The Oscars Reformat: Broadcast Shortened to 3 Hours, Adds New "Popular Film" Category

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The Oscars Reformat: Broadcast Shortened to 3 Hours, Adds New "Popular Film" Category

Major changes are coming to the Oscars in 2019. After the 2018 broadcast ended up being the lowest-rated Academy Awards telecast in history, the Academy of Motion Picture Arts and Sciences has gone into full-on damage control mode. Last night, the organization reelected its president, cinematographer John Bailey, but it also approved a slew of changes for the 91st Academy Awards, which is scheduled for Feb. 24, 2019. Each change is directly targeted at garnering a larger television audience, by both streamlining the ceremony and adding a new category to bring in new viewers.

In short:

1. The broadcast will be streamlined to a deadline of three hours by altering which of the categories are presented live on TV during the broadcast. The 24 competitive awards currently presented at the Oscars will all still be presented, but according to Bailey and Academy CEO Dawn Hudson in a letter to members, the broadcast will be trimmed by “present[ing] select categories live, in the Dolby Theatre, during commercial breaks (categories to be determined).” Or in other words, the likes of “Best Sound Mixing” will happen live during a commercial break, and then be aired in a shortened, edited format at some point later in the broadcast. This is a bit shocking, considering that the Academy’s board of governors is largely composed of film professionals who hail from those technical categories, but it speaks to what a large crisis these low ratings are for the Academy Awards. It seems likely that there will be some kind of protest from the professionals in these fields as a result.

2. Of the most interest to the regular viewer, the Academy will “create a new category for outstanding achievement in popular film,” a category that would specifically be catering to blockbusters in the vein of Avengers: Infinity War or Black Panther. The mere presence of such a category is a bold, progressive move for the Oscars in terms of film inclusion (maybe a horror movie can actually win something), but it immediately raises a plethora of questions. How does one possibly determine which films are “popular films” and which are not? Would a blockbuster that normally stood a chance of making its way into the Best Picture field now be consigned to Best Popular Film? Do we really need 10 nominees for Best Picture, if Best Popular Film now exists alongside it? And does the existence of Best Popular Film call into question the validity of the Best Picture category itself in an existential way?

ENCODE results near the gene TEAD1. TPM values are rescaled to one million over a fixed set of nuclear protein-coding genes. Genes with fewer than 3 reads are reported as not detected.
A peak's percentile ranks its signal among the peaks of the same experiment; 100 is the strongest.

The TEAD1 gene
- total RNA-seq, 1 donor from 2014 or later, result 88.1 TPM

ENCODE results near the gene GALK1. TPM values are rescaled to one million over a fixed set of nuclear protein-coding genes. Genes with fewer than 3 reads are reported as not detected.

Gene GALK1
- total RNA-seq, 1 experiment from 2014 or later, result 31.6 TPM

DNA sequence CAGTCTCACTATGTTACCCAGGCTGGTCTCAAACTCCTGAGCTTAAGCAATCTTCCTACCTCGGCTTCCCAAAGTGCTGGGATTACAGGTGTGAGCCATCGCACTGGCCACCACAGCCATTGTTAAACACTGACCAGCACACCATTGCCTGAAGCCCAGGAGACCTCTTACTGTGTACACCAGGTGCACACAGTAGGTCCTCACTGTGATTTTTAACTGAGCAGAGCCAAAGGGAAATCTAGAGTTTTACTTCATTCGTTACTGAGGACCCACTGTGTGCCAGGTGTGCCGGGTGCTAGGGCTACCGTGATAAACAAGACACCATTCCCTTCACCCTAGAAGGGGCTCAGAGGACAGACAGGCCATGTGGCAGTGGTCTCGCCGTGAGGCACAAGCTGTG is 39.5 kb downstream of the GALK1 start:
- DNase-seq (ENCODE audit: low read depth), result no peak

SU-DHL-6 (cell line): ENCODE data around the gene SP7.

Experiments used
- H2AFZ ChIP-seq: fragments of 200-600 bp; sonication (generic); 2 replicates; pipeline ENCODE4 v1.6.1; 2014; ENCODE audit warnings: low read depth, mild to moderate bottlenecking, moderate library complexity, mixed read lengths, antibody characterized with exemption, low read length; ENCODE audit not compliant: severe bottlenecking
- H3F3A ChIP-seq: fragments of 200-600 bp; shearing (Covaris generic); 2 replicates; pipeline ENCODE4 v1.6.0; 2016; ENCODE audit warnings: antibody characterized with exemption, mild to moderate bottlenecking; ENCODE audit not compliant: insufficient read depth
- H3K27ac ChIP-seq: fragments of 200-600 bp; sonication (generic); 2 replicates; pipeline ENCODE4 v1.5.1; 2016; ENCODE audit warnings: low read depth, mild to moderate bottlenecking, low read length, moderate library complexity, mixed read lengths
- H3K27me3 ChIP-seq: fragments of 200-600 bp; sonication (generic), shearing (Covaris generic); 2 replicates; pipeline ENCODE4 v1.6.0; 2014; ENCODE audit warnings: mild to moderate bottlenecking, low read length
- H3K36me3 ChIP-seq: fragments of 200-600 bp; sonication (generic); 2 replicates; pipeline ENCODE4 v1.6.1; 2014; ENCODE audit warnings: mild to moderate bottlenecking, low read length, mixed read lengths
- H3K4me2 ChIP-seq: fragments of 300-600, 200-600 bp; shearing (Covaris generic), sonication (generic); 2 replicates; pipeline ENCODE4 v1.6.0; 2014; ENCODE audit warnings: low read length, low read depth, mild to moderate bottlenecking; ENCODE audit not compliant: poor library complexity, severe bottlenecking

Moreover, why did the Academy even announce the existence of such a hugely important category without a suitable definition ready to go? The announcement literally reads “eligibility requirements and other key details will be forthcoming.” Will selections be based on the tone or genre of films? On box office receipts? We have no idea. At this time, it’s not even known if Best Popular Film will exist as a category in time for the 91st Oscars in February.

3. The air date for the 92nd Oscars, the ceremony taking place in 2020 to honor the films of 2019, will be moved up from its original air date of Feb. 23, 2020 to Feb. 9, 2020. One can only assume that this change is being made to avoid the sense that the ceremony comes along too late, after a protracted awards season has killed any hype that it might possess.

Suffice to say, these changes are huge in terms of the overall structure of the Oscars broadcast, and the Best Popular Film category in particular has the potential to greatly change how the average theater-goer perceives the event. Will it tarnish whatever gravitas or dignity the Oscars had left by transforming them into a more prestigious version of the MTV Movie Awards? Or will it lead to a revitalization of the famed awards show, which culminates in a ratings revival?

We’ll bring you more news on these changes as it breaks.

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